Nicolette Hahn Niman on Being a Conscientious Omnivore

CivilEats has some important coverage of Meat Free Mondays, showing the concept is winning the support of people far outside the vegetarian community:

The list of Meatless Monday supporters continues to grow across the globe, and surprisingly to some, many of the latest enthusiasts make their living either cooking meat, such as chef Mario Batali or producing it, like rancher Nicolette Hahn Niman.

America is still sadly a country in which most people would struggle to put together a totally meatless day of eating. I think anyone who is promoting the Meat Free Monday concept—and that includes ranchers and meat-loving chefs—deserves applause.

The remainder of the CivilEats article features Nicolette Hahn Niman talking about making ethically informed food choices. All of her comments are worth considering, but she does say a couple things that merit a response:

I try to get all my food from a place I’d enjoy visiting.

This is an ingenious statement, and one I think we should all apply to our food choices. In fact, if I differ with Niman on this point, I bet it’s in my wanting to apply this rule more consistently than she does.

Let’s think about her phrase, “I try to get all my food&#0133”

Where do you get your food? Specifically, where do you get your meat, milk, and eggs? Niman is obviously too thoughtful to assert that you get these foods from your retailer. What she no doubt really means is that you should be paying attention to the quality of life on the farm in which the animals that produced your food are raised.

But is that really going far enough? Isn’t the other half of the equation the slaughterhouses to which all these animals—including the dried-up dairy cows and spent hens—are sent? Would it be possible to say that you could “enjoy visiting” one of these slaughterhouses? And if you couldn’t enjoy your visit, should you really be purchasing these foods?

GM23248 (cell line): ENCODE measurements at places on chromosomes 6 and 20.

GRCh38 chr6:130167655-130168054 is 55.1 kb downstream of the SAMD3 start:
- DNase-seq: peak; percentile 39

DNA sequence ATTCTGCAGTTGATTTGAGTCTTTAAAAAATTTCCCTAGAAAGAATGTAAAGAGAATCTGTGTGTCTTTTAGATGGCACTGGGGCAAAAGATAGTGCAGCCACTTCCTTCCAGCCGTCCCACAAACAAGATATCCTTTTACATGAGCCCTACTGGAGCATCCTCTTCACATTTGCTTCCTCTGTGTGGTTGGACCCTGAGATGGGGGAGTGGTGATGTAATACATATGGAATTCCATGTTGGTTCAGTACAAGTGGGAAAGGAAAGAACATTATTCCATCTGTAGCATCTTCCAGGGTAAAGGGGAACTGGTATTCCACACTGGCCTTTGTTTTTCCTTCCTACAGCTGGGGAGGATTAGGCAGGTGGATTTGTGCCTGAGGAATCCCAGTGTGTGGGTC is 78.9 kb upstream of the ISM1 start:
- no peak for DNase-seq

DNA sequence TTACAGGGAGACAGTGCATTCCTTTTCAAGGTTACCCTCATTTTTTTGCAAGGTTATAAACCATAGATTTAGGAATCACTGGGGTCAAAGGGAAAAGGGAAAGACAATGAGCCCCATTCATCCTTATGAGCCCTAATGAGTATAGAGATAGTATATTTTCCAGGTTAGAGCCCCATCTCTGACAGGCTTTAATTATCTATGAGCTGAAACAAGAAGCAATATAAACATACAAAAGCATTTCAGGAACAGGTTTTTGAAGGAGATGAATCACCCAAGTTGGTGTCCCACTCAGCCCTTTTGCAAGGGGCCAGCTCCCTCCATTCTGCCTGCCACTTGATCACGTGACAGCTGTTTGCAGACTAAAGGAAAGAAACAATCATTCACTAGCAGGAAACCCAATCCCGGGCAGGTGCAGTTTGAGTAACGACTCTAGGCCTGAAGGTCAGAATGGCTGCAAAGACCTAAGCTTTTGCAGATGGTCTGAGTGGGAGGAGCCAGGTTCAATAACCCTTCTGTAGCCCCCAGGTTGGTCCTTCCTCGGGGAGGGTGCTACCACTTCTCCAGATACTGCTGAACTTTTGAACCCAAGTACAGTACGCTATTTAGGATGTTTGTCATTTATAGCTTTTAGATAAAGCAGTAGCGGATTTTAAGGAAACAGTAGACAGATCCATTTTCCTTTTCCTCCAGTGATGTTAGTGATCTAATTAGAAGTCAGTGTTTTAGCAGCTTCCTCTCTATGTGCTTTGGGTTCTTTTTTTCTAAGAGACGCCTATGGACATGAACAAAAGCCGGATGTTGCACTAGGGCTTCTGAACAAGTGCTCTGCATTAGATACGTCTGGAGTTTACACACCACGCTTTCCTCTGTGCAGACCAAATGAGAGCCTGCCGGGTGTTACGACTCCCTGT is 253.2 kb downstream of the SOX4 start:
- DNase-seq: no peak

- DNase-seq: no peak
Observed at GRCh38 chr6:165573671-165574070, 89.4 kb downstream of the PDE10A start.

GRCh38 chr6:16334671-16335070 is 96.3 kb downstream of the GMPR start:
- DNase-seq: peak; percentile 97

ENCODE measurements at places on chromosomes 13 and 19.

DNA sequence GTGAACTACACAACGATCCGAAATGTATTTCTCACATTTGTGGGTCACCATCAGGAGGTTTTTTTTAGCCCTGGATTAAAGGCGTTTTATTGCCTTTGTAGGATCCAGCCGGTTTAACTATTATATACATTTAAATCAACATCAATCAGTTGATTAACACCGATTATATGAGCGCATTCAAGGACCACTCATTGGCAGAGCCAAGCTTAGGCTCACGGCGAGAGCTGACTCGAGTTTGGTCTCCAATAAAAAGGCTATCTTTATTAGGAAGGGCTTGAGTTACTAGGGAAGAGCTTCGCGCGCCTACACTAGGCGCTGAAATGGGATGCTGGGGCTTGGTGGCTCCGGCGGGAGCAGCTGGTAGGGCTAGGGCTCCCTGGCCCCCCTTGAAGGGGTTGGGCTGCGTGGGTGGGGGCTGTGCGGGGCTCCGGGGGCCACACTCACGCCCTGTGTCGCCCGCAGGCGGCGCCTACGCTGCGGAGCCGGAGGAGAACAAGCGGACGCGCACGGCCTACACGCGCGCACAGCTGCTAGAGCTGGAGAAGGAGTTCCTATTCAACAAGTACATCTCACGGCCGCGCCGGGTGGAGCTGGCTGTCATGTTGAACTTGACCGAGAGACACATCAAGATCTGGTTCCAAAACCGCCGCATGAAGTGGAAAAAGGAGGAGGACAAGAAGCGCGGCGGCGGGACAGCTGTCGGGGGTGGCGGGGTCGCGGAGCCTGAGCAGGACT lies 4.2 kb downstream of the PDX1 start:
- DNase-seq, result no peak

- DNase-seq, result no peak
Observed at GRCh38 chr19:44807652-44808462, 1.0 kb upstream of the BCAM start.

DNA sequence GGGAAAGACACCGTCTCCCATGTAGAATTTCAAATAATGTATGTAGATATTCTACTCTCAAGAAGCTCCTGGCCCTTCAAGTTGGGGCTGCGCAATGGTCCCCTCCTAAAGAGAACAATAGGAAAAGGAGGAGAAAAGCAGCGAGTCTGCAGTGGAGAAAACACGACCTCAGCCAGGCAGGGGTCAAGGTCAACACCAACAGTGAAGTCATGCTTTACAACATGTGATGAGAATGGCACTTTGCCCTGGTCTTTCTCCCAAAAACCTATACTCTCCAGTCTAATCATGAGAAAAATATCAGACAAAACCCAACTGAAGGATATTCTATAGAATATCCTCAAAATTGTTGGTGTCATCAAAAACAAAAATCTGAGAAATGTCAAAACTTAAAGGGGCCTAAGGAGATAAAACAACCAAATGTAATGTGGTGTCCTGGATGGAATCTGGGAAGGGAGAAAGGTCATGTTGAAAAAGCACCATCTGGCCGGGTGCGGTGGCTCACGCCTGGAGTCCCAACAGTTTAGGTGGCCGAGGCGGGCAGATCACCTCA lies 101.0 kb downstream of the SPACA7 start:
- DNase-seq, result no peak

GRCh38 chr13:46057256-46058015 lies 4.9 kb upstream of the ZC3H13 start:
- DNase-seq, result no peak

As I said, Niman’s standard is an excellent one. But I think that omnivores who carefully applied this rule would soon find themselves in the vegan camp.

Niman goes on to say:

And if you have a yard why not have a garden, maybe have a flock of egg-laying hens?

Once again, Niman’s looking deeper than most food buyers, but she’s still not looking deeply enough. And the trouble is that most omnivores hearing this advice don’t know enough to ask the right follow-up questions.

To start, are these hens going to be ultra-productive modern varieties, with their tremendous predisposition to health problems? Or are they going to be lower-yielding heirloom varieties?

Either way, are you buying one male chick for every female you purchase? If not, you can pretty much count on each unpurchased male chick being smothered or ground up alive. But if you do take in the males, and you have nearby neighbors, you are the biggest asshole on the planet.

See, it’s not as simple as Niman makes it sound.

And what about veterinary care? If your hen gets bumblefoot, or a prolapsed vent, or some other bizarre chicken malady—are you going to pay for specialized veterinary care? If so, those are going to be some expensive eggs.

There are many reasons I’m vegan. And one is that I’m too damned lazy, and much too cheap, to be a truly conscientious omnivore. Link.


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